Ocean manganese nodules: Biogenesis and bioleaching possibilities

Ehrlich, H. L.
Organization: Society for Mining, Metallurgy & Exploration
Pages: 8
Publication Date: Jan 1, 2000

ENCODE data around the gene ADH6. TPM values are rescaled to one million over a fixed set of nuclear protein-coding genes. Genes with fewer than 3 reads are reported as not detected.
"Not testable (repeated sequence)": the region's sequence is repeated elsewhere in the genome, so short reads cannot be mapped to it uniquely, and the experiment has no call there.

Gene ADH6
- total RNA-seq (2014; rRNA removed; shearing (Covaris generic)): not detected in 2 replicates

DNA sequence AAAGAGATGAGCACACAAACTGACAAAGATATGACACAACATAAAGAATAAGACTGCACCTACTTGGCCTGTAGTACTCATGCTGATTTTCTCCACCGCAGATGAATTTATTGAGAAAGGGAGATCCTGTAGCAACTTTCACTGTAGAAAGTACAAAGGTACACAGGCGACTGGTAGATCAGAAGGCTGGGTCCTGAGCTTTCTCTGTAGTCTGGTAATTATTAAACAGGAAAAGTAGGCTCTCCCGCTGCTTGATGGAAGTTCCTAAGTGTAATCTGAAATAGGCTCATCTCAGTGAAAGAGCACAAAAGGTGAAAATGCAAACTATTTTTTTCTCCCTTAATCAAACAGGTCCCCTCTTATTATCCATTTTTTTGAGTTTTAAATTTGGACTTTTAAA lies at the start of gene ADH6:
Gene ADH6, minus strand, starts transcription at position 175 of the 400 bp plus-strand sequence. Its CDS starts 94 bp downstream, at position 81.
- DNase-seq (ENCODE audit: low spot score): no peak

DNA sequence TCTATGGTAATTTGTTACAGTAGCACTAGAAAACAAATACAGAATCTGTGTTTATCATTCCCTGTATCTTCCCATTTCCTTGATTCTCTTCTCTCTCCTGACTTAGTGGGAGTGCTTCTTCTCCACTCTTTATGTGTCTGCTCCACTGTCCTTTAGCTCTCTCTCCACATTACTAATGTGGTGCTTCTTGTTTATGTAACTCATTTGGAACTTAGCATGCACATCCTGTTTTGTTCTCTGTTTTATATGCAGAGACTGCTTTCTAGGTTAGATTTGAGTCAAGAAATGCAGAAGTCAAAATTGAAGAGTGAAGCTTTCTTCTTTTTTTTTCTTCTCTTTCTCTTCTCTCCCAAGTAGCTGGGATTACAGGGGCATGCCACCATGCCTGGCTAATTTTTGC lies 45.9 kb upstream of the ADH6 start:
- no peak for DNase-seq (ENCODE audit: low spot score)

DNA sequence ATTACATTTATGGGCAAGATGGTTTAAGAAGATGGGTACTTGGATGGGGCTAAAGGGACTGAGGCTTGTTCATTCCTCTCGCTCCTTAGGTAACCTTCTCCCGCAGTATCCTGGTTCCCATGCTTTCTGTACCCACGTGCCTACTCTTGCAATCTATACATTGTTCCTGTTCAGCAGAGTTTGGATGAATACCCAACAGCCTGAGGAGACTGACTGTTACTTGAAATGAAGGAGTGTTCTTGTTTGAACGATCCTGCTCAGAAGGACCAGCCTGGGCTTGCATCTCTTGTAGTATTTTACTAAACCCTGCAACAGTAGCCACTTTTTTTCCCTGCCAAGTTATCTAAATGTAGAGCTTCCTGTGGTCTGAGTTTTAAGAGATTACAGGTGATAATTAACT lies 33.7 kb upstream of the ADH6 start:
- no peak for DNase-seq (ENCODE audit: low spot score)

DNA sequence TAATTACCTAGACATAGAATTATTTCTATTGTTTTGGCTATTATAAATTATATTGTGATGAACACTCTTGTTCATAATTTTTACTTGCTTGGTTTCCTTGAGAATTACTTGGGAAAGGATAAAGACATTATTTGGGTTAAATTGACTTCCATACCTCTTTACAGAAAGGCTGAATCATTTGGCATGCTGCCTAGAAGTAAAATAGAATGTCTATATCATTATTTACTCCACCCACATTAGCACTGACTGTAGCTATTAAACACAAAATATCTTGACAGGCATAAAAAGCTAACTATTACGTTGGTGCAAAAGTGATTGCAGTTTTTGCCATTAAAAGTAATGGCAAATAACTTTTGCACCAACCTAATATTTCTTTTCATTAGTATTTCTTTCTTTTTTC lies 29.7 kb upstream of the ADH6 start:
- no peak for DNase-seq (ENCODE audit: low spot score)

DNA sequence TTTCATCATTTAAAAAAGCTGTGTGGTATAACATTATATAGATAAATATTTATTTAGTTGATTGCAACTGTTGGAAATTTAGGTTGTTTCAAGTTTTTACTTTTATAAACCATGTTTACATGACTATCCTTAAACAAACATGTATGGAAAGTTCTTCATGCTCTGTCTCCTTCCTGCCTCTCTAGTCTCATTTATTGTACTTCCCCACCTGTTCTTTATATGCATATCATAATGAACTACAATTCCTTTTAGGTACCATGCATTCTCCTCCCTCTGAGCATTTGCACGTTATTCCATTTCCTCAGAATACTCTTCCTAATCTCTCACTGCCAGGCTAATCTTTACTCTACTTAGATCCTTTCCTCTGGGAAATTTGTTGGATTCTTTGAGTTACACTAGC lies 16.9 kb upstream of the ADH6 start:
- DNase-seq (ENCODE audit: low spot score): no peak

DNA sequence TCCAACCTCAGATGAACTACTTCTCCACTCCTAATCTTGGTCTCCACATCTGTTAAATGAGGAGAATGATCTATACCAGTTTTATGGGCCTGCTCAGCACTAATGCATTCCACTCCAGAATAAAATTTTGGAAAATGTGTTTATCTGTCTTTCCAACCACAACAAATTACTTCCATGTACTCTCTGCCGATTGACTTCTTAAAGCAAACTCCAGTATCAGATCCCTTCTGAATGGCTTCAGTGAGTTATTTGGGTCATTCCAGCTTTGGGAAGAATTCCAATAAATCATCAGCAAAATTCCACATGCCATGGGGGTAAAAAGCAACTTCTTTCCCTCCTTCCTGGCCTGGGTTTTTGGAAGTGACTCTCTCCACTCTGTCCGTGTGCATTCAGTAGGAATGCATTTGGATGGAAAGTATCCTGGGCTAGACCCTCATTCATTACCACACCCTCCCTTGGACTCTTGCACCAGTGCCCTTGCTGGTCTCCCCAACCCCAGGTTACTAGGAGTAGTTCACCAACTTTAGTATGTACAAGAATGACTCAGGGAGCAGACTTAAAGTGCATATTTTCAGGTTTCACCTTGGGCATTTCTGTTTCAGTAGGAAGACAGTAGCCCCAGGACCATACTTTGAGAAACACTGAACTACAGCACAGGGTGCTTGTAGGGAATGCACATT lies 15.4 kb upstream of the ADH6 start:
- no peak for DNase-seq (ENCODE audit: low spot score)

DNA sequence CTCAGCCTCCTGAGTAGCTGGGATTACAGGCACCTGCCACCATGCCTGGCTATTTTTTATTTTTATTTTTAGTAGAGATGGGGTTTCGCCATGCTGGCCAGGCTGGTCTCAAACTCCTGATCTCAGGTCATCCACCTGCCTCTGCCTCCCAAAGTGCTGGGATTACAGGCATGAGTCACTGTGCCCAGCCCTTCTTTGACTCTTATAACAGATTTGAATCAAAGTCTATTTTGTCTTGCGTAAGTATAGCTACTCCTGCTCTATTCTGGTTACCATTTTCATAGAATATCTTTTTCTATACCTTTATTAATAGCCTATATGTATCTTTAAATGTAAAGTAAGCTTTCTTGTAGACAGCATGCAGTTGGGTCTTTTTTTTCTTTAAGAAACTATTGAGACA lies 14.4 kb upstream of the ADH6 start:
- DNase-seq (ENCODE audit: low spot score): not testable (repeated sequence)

Marine manganese nodules harbor a mixed population of manganese-oxidizing and -reducing bacteria, as well as bacteria that do not act on manganese. They also host phagotrophic protozoa. Out of several laboratory studies, one line of investigation indicates that some kinds of bacteria found on nodules can catalyze the oxidation of Mn2+ bound to Mn(IV) oxide at the surface of nodules at in situ temperature and pressure. In the absence of appropriate bacteria, the rate of oxidation of the surface-bound Mn2+ is significantly slower. How Fe(III) is incorporated is still unclear. Base metals such as Cu, Ni and Co, which are usually found in marine nodules in various quantities, may be incorporated through scavenging by Mn(IV) oxide. Laboratory evidence shows that some other bacteria on nodules can reduce the Mn(IV) oxide to Mn2+ in the presence of an appropriate source of reducing power in the form of organic carbon. The reduction of Mn(IV) oxide mobilizes manganese and trace metals such as Cu, Ni, and Co in the nodules. These bacteria reduce Mn(IV) whether oxygen is present or not. They could be harnessed in the bioleaching of nodules. The manganese(IV)-reducing bacteria and the bacteria that neither oxidize nor reduce manganese are thought to keep the organic matter in the nodule environment sufficiently low to favor bacterial manganese-oxidation, which in laboratory tests is inhibited by excess organic carbon. The preying by the protozoa on the different kinds of bacteria is thought to control the bacterial population on nodules and ensure continued growth of the manganese-oxidizing bacteria and the nodules. To eliminate interference from seawater salts in the bioleaching of Mn, Cu, Ni and Co, it may be more advantageous to use terrestrial Mn(IV)-reducing bacteria than the Mn(IV)-reducing bacteria resident on nodules. The terrestrial bacteria would allow bioleaching in fresh water. Unlike the marine bacteria, most terrestrial bacteria studied to date reduce Mn(IV) oxide only anaerobically. A general outline for an anaerobic bioleach process of marine nodules with freshwater bacteria is discussed.
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